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Energy Efficiency Investments in the Home: Swiss Homeowners and Expectations about Future Energy Prices

Anna Alberini, Silvia Banfi, and Celine Ramseier

Year: 2013
Volume: Volume 34
Number: Number 1
DOI: 10.5547/01956574.34.1.3
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Abstract:
Using conjoint choice experiments, we surveyed 473 Swiss homeowners about their preferences for energy efficiency home renovations. We find that homeowners are responsive to the upfront costs of the renovation projects, government-offered rebates, savings in energy expenses, time horizon over which such savings would be realized, and thermal comfort improvement. The implicit discount rate is low, ranging from 1.5 to 3%, depending on model specification. This is consistent with Hassett and Metcalf (1993) and Metcalf and Rosenthal (1995), and with the fact that our scenarios contain no uncertainty. Respondents who feel completely uncertain about future energy prices are more likely to select the status quo (no renovations) in any given choice task and weight the costs of the investments more heavily than the financial gains (subsidies and savings on the energy bills). Renovations are more likely when respondents believe that climate change considerations are important determinants of home renovations.



Free Riding, Upsizing, and Energy Efficiency Incentives in Maryland Homes

Anna Alberini, Will Gans, and Charles Towe

Year: 2016
Volume: Volume 37
Number: Number 1
DOI: 10.5547/01956574.37.1.aalb
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Abstract:
We use a unique dataset that combines an original survey of households, information about the structural characteristics of their homes, utility-provided electricity usage records and program participation status, to study the uptake of energy efficiency incentives and their effect on residential electricity consumption. Attention is restricted to homes where heating and cooling is provided exclusively by air-source heat pumps. We deploy a difference-in-difference study design and find that replacing a heat pump with a new one does reduce electricity usage by 8% on average. The effect differs dramatically across households based upon whether they receive an incentive towards the purchase of a new heat pump. Among incentive recipients, the effect is small, and the larger the incentive, the smaller the reduction in electricity usage. These findings suggest that capital costs are incorporated into the (long-term) cost of energy, generating an apparent rebound effect that is much more pronounced for incentive recipients.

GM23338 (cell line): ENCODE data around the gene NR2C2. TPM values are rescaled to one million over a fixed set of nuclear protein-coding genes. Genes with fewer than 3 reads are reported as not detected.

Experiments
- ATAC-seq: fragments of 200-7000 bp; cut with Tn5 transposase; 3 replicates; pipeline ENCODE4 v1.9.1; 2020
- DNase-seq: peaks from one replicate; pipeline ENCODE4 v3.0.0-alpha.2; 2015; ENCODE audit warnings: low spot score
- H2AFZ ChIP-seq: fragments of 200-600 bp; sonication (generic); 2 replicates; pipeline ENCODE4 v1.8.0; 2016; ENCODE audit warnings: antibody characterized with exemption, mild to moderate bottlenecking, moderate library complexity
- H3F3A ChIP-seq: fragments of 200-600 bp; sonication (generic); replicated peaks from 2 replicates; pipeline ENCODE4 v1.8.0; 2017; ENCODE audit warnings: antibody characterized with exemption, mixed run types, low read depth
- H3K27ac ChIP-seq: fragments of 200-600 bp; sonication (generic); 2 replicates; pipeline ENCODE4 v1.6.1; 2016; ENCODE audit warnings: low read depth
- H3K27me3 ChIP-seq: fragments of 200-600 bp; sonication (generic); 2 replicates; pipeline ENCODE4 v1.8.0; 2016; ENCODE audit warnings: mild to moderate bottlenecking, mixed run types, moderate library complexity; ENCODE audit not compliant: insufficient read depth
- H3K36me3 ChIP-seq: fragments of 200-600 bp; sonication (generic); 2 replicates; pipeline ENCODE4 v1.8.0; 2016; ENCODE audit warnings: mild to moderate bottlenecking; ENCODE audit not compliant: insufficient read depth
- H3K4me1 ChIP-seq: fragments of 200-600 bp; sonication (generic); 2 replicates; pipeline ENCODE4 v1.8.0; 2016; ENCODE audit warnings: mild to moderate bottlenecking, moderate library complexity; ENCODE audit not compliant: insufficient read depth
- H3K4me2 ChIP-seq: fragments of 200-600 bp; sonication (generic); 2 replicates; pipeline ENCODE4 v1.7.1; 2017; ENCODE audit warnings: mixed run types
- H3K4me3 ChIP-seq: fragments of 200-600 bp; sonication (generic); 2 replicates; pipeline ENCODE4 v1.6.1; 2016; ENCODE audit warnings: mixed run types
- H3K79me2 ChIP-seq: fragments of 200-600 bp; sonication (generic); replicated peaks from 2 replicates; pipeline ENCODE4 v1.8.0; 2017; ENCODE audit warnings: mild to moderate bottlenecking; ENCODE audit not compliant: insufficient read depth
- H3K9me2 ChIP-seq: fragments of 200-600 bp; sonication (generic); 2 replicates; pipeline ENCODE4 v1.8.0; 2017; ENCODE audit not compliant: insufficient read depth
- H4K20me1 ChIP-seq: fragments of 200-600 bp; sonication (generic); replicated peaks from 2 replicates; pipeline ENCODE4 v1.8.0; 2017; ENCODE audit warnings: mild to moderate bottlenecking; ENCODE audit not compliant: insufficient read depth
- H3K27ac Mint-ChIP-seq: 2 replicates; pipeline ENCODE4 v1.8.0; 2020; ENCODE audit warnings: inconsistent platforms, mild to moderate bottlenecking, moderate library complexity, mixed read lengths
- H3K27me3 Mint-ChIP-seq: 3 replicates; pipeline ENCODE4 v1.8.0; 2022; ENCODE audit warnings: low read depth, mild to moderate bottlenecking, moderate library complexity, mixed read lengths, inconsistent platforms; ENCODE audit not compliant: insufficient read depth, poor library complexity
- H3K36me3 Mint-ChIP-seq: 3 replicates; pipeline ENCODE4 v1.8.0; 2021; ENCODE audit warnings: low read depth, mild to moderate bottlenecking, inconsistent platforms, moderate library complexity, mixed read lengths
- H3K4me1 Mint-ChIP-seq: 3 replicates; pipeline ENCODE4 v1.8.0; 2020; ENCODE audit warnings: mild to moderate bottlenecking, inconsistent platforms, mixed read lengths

What is the Effect of Fuel Efficiency Information on Car Prices? Evidence from Switzerland

Anna Alberini, Markus Bareit and Massimo Filippini

Year: 2016
Volume: Volume 37
Number: Number 3
DOI: 10.5547/01956574.37.3.aalb
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Abstract:
Inadequate information is often identified as a potential cause for the so-called "energy efficiency gap," i.e., the sluggish pace of investment in energy efficiency technologies, which potentially affects a wide variety of energy-using goods, including road vehicles. To improve the fuel economy of vehicles, in 2003 Switzerland introduced a system of fuel economy and CO2 emissions labels for new passenger cars, based on grades from A (best) to G (worst). We have data for all cars approved for sale in Switzerland from 2000 to 2011. Hedonic regressions suggest that there is a fuel-economy premium, but do not allow us to identify whether the fuel economy label has an additional effect on car price, above and beyond the effect of fuel economy. To circumvent this problem, we turn to a sharp regression discontinuity design based on the mechanism used by the government to assign cars to the fuel economy label, which estimates the effect of the A label on price to be 6-11%. Matching estimators find this effect to be 5%.



Response to Extreme Energy Price Changes: Evidence from Ukraine

Anna Alberini, Olha Khymych, and Milan Šcasný

Year: 2019
Volume: Volume 40
Number: Number 1
DOI: 10.5547/01956574.40.1.aalb
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Abstract:
Large but temporary price increases are sometimes deployed on days when the demand for electricity is extremely high due to exceptionally warm or cold weather. But what happens when the extreme price changes are permanent? Between January 2013 and April 2016, natural gas and electricity prices in Ukraine increased dramatically (up to 300% of the initial rates). We exploit variation in tariffs over time and across customers to estimate the price elasticity of electricity demand using a panel dataset with monthly meter readings from households in Uzhhorod in Ukraine. The price elasticity of electricity demand is -0.2 to -0.5, with the bulk of our estimates around -0.3. The elasticity becomes up to 50% more pronounced over the first three months since prices change. We find only limited evidence that persons who are attentive about their consumption levels, their bills, or the tariffs are more responsive to the price changes.





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